January 29, 2006
Wounded warriors from Walter Reed Hospital gathered to learn or re-learn a new sport--but these aren't your typical athletes. Andrew Butterworth, for example is riding the mono-ski for the first time and yes, he's balancing all of his weight on one ski.
"Out here on the slopes or out on the water or something it's an even playing field. You can do anything you want to do. You're mind is your limit, you know? So--it's fun," said Butterworth.
Butterworth lost his right leg while serving in Iraq last November.
"I was really close to dying when I was out there because I lost a lot of blood and everything else, but I'm here, I'm happy and I'm just moving on," said Butterworth.
Over the weekend, 25 took lessons from 90 volunteers.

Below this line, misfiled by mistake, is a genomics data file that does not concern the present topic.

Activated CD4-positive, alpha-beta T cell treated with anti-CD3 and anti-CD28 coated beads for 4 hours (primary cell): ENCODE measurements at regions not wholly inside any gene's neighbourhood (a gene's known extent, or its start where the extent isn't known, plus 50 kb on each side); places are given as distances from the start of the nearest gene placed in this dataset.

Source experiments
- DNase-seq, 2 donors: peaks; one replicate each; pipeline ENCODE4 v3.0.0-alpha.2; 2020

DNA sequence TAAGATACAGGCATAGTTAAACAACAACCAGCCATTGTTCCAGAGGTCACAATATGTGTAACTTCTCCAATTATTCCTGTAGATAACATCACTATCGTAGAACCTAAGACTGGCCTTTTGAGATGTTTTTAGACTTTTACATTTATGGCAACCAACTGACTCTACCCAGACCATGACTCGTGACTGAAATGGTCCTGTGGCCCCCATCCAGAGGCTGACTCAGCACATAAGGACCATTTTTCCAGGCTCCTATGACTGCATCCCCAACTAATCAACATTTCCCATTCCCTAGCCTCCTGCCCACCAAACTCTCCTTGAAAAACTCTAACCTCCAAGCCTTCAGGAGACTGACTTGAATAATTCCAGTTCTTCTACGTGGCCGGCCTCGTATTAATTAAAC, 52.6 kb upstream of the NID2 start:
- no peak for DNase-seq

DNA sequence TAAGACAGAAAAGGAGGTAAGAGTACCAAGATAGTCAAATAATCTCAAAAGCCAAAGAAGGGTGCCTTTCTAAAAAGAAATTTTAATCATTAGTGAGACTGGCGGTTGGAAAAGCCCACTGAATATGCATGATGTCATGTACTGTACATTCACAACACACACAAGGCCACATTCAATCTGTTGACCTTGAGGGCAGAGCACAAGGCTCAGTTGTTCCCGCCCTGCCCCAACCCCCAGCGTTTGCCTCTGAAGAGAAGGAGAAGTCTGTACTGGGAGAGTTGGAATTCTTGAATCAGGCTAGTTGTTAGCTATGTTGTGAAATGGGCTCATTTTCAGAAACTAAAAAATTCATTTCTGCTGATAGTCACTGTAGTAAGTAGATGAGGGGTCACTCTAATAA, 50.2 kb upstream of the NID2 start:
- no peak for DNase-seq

Between the wind and the rain, they were not ideal skiing conditions, but some soldiers still came out to brave the slopes.
Butterworth first re-learned to ski last February, only 3 months after losing his leg.
"Just because you are injured, or are in a wheelchair, or have lost your arm, or whatever--you're life is not over," Butterworth said.
This is why organizers teach these men and women how to use their new bodies.
"Some are in wheelchairs, some walk with crutches, some are in prosthesis--but especially in the sport of skiing or snowboarding, they can be as good if not better than most able-bodied people," said Michael Zuckerman of Wintergreen Adaptive Skiing.
Wintergreen Adaptive Skiing program works with more than just members of the military and is in it's 11th year.